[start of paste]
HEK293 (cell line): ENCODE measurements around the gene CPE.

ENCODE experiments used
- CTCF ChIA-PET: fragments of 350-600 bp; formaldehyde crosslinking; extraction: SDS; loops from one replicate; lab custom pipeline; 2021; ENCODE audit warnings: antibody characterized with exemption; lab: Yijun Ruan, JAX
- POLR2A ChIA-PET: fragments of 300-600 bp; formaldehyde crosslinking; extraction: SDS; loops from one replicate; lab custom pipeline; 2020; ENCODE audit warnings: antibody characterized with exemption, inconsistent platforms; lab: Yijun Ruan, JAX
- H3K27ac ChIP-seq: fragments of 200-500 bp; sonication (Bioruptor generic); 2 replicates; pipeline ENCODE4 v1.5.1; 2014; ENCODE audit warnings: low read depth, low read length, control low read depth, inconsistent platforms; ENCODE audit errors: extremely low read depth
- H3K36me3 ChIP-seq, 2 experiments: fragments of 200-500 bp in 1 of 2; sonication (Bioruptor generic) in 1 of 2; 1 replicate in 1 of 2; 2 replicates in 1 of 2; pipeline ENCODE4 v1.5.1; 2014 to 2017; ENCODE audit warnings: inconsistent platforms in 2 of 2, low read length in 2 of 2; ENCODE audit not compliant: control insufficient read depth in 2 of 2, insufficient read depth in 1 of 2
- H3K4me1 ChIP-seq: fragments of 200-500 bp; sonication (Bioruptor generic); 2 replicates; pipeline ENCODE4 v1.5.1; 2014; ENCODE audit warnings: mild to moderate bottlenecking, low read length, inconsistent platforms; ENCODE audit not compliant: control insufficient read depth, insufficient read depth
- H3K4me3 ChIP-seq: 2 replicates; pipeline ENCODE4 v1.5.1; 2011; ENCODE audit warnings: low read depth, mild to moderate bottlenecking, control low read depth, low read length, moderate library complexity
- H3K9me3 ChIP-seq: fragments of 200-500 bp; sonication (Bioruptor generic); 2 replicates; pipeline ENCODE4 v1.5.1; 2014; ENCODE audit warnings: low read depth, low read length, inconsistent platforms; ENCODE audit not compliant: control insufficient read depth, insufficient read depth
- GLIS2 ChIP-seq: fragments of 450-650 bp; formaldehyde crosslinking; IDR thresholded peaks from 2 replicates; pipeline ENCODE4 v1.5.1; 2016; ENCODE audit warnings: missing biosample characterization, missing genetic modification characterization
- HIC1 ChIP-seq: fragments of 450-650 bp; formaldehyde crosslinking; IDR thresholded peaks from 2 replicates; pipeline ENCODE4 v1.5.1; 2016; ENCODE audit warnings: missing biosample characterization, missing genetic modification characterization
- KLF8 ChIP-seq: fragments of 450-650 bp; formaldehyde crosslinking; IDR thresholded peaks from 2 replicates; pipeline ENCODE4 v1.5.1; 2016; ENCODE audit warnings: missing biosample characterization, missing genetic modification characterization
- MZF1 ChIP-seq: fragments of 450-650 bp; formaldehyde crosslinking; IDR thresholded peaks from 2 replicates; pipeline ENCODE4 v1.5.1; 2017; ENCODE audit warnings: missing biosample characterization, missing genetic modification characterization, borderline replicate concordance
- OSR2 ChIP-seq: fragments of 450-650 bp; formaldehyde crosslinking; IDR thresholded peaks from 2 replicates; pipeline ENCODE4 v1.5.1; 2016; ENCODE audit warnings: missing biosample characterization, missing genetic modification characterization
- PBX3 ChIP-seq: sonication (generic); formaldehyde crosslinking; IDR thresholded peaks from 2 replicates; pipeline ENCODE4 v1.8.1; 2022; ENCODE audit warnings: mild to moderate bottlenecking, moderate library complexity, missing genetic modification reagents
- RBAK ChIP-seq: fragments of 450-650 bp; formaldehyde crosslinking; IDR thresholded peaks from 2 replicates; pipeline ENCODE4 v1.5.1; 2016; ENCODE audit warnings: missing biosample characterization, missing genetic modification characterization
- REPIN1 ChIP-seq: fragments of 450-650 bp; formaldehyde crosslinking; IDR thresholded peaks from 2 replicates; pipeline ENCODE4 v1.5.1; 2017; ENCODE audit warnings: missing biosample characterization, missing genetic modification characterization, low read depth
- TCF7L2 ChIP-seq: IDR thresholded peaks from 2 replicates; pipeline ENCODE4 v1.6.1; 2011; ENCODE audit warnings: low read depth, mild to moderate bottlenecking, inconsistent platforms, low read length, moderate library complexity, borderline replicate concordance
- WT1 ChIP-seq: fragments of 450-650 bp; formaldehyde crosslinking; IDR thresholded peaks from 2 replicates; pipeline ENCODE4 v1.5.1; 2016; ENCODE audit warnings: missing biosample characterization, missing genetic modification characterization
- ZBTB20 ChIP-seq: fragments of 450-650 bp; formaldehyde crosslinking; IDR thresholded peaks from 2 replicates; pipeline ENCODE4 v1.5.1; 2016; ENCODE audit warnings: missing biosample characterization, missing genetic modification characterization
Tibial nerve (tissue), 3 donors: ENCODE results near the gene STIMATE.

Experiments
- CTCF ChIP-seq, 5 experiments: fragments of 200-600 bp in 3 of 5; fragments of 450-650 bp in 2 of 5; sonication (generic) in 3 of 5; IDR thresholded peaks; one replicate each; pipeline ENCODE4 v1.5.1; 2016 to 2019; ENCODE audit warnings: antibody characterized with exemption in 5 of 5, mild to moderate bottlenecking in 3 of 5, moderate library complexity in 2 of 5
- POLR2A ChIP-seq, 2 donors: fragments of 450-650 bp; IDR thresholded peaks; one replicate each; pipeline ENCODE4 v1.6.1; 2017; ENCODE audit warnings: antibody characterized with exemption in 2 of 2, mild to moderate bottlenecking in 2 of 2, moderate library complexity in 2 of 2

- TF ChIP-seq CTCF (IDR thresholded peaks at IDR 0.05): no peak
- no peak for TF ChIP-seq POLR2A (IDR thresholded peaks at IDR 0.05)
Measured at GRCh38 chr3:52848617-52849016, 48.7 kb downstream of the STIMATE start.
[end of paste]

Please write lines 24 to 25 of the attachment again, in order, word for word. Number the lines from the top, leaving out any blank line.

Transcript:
- POLR2A ChIP-seq, 2 donors: fragments of 450-650 bp; IDR thresholded peaks; one replicate each; pipeline ENCODE4 v1.6.1; 2017; ENCODE audit warnings: antibody characterized with exemption in 2 of 2, mild to moderate bottlenecking in 2 of 2, moderate library complexity in 2 of 2

- TF ChIP-seq CTCF (IDR thresholded peaks at IDR 0.05): no peak